CRESTVIEW — Oct. 26 through Feb. 23 spans archery, crossbow, muzzle loader and gun season for Northwest Florida hunters.
But what should residents do when they spot animal carcasses polluting area waterways? It depends on the circumstances.
For instance, a butchered deer's carcass in a northeast stream outside Crestview recently tainted downstream waters feeding a wetland overseen and protected by the Northwest Florida Water Management District and Department of Environmental Protection, respectively. The wetland runs into a recreational lake serving Grandview Heights residents.
It's a felony to dump household waste in the stream, part of a storm water management system, former Okaloosa County Sheriff's Office environmental officer David Holt said. Holt, now a school resource officer, was reassigned following the OCSO environmental office's closure two years ago.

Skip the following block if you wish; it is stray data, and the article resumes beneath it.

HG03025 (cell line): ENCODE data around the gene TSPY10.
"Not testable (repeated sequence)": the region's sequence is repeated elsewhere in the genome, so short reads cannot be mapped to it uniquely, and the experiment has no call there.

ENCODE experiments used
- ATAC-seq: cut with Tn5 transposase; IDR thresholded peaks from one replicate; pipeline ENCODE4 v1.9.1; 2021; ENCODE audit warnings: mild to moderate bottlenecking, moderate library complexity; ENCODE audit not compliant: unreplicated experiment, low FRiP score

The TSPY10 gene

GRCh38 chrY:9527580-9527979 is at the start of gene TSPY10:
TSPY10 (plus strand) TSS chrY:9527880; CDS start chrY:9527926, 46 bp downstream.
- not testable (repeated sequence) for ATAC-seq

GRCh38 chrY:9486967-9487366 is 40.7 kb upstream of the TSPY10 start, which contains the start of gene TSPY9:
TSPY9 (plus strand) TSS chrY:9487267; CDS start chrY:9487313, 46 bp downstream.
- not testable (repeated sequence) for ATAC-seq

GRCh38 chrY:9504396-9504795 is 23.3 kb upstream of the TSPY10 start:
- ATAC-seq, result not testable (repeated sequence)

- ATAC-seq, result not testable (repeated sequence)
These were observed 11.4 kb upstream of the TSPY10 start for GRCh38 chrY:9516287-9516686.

Calls to the sheriff's office to report the offense were referred to county code enforcement.
Because the matter involves an animal, responsibility lies with the Florida Fish and Wildlife Conservation Commission, county and water management district spokespersons said.
However, it's not unlawful for a hunter to shoot and quarter a deer on public lands, leaving the rest behind, Tony Young, spokesman for the FWC division of hunting and game management, said.
"Vultures and coyotes will eat it," he said. "We just don't want people to do it in the water."
Scavengers likely removed the deer carcass from the Crestview stream, former Troy University environmental studies professor Dennis Mitchell said.
"I don't think there's a heck of a lot of environmental impact unless the dumping becomes routine," he said. "Mother Nature recycles pretty quickly."
Contact News Bulletin Staff Writer Brian Hughes at 850-682-6524 or email@example.com. Follow him on Twitter @cnbBrian.